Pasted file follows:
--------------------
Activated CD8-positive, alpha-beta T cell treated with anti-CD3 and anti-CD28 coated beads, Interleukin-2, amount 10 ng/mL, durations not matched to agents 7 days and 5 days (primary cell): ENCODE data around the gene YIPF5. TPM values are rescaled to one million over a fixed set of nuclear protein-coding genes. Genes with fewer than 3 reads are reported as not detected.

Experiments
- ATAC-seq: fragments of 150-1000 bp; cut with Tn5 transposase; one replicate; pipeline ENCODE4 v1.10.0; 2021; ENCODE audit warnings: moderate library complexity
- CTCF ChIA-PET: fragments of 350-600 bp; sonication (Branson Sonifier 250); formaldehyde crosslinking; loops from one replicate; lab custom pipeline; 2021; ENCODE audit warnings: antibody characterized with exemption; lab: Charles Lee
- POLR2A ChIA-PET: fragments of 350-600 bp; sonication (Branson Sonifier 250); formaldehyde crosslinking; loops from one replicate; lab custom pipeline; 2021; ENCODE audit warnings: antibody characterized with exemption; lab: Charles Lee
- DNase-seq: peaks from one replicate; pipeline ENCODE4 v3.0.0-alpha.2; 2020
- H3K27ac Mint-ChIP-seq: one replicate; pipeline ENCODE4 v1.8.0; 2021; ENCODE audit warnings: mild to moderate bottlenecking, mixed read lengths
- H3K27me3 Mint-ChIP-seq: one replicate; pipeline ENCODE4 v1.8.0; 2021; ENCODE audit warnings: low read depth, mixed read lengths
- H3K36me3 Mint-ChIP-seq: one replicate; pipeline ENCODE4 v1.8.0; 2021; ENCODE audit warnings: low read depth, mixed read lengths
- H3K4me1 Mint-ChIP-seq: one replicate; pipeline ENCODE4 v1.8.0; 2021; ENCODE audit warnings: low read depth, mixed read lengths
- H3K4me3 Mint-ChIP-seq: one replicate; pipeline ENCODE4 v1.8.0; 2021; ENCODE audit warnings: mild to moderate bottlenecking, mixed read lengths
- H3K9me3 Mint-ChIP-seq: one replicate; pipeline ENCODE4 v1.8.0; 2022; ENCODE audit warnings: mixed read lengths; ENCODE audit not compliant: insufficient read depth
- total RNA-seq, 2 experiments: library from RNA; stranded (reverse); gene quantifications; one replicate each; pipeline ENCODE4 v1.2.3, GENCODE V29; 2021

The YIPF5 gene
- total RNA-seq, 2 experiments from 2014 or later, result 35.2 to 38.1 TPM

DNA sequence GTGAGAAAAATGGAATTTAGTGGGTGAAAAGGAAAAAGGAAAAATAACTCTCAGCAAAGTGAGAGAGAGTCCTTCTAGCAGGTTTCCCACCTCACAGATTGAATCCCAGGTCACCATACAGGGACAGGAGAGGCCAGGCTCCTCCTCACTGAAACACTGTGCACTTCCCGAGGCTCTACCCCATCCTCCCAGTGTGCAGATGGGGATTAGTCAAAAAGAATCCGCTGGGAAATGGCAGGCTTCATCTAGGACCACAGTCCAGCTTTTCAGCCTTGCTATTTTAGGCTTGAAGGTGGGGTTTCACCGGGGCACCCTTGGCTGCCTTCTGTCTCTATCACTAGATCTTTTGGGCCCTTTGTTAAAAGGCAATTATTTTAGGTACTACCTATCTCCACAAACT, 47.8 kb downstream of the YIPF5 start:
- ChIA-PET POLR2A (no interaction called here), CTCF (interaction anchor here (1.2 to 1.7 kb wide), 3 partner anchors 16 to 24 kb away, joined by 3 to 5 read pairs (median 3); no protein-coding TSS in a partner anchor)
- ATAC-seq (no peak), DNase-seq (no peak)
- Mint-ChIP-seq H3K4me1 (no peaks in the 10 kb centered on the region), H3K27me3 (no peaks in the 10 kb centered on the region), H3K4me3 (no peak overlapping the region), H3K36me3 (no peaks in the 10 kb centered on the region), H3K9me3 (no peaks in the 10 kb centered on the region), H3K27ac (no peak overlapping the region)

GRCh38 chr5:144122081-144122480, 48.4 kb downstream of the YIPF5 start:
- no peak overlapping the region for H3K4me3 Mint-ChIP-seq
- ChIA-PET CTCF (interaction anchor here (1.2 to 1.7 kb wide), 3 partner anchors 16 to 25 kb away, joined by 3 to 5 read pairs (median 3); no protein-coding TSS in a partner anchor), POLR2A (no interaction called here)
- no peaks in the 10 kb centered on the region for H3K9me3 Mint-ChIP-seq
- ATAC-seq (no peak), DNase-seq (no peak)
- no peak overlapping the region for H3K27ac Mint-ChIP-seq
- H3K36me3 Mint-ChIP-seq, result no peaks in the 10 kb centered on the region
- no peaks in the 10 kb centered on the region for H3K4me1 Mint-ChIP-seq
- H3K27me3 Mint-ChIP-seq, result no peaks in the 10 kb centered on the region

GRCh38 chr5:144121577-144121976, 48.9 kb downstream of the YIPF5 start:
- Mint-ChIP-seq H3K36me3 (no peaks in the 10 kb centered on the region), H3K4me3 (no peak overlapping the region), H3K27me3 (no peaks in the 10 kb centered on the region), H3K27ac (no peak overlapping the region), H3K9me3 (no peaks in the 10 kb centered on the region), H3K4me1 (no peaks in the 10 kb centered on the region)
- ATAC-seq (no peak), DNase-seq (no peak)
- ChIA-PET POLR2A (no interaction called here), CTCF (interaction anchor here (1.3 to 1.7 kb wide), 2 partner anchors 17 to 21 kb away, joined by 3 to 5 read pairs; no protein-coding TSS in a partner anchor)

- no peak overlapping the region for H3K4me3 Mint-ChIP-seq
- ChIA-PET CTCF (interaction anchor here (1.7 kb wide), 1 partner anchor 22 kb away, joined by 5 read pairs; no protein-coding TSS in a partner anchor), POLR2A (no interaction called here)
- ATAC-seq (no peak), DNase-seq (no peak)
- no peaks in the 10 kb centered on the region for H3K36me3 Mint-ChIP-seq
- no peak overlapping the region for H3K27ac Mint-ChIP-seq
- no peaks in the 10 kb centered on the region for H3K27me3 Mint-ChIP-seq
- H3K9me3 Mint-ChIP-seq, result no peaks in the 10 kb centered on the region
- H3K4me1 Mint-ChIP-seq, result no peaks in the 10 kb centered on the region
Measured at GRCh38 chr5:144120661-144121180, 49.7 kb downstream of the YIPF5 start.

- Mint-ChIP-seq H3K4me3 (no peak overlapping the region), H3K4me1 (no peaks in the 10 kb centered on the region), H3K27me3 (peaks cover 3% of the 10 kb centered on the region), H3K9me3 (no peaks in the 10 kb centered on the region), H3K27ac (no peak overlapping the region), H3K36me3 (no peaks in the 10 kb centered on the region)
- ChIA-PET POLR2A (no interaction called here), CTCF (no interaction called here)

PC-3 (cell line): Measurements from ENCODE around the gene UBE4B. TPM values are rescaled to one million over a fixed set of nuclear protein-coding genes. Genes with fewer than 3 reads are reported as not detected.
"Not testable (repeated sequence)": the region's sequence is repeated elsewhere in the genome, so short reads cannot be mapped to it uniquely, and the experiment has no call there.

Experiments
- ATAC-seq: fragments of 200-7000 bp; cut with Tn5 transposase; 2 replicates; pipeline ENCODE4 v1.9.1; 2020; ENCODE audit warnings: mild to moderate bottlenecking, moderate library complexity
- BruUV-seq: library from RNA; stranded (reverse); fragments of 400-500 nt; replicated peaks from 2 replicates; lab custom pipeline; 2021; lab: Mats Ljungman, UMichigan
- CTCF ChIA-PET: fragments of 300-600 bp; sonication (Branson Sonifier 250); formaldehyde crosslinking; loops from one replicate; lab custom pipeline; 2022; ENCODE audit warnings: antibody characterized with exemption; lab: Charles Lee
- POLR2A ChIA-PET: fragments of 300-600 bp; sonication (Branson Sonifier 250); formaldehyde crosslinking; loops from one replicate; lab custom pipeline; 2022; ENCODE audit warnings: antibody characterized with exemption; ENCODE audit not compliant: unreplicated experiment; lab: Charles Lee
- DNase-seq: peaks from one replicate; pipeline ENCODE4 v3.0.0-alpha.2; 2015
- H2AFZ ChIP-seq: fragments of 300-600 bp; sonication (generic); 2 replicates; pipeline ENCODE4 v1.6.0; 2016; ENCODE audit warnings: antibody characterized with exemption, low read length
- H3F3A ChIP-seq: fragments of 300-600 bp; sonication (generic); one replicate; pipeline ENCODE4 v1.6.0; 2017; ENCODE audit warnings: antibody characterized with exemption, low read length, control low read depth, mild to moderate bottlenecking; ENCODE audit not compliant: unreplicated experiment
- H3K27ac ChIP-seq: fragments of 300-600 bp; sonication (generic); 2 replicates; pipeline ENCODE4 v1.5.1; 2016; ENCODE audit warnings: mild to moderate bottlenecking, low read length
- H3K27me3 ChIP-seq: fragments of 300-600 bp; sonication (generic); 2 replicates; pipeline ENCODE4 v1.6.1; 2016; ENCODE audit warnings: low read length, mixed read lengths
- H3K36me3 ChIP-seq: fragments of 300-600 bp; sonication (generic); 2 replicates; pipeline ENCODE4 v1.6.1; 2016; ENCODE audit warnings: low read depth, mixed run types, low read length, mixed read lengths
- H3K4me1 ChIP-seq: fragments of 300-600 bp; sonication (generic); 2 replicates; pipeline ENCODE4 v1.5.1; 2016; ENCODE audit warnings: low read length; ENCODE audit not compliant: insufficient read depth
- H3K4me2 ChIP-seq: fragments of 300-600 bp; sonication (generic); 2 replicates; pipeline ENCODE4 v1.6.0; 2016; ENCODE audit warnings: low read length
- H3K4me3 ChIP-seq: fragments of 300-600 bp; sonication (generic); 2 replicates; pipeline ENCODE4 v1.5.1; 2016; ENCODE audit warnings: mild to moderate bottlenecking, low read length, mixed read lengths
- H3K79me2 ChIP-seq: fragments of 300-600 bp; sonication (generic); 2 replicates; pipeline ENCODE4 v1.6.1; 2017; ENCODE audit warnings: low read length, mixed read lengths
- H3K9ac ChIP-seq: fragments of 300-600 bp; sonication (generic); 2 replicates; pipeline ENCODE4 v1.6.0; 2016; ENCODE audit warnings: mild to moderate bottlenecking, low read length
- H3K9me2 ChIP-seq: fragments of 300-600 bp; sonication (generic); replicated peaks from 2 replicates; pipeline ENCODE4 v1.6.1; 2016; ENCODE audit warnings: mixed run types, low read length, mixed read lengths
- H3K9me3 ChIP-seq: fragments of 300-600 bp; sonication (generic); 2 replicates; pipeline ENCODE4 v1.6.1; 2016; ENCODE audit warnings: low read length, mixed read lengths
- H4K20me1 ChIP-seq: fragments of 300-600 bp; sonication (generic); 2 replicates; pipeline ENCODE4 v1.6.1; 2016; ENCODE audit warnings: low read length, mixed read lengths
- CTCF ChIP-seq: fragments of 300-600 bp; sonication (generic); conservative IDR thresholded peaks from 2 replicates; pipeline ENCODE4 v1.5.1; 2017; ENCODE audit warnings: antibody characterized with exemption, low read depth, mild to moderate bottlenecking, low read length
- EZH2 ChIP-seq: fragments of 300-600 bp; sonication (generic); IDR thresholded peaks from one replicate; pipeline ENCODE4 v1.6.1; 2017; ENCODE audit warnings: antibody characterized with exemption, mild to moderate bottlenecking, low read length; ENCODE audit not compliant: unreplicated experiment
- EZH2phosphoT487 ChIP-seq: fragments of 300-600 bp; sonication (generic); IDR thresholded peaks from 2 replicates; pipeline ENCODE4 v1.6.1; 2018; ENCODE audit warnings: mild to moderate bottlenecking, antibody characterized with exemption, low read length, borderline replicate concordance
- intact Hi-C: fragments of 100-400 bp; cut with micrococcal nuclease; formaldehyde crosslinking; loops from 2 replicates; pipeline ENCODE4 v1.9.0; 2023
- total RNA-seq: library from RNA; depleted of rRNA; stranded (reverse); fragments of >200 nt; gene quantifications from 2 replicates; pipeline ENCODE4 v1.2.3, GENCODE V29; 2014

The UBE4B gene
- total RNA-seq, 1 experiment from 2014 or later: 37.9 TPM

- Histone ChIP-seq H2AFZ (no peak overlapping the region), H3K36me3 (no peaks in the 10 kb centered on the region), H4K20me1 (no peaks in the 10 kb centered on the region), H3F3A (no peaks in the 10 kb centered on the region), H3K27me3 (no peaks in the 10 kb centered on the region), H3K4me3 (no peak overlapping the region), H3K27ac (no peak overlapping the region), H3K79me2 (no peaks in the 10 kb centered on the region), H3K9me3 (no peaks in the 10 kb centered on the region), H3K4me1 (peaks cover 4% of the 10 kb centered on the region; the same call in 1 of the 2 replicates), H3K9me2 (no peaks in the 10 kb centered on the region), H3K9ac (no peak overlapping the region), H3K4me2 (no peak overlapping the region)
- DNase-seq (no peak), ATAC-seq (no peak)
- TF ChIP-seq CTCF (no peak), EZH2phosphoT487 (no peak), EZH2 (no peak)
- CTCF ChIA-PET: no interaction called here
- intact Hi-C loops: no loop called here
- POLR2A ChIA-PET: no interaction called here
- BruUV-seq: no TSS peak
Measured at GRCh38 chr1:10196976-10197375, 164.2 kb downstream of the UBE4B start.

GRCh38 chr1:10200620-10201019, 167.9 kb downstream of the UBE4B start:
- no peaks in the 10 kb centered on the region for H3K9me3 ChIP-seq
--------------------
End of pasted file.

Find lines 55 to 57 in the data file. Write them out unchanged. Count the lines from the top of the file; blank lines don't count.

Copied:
- H3K27me3 ChIP-seq: fragments of 300-600 bp; sonication (generic); 2 replicates; pipeline ENCODE4 v1.6.1; 2016; ENCODE audit warnings: low read length, mixed read lengths
- H3K36me3 ChIP-seq: fragments of 300-600 bp; sonication (generic); 2 replicates; pipeline ENCODE4 v1.6.1; 2016; ENCODE audit warnings: low read depth, mixed run types, low read length, mixed read lengths
- H3K4me1 ChIP-seq: fragments of 300-600 bp; sonication (generic); 2 replicates; pipeline ENCODE4 v1.5.1; 2016; ENCODE audit warnings: low read length; ENCODE audit not compliant: insufficient read depth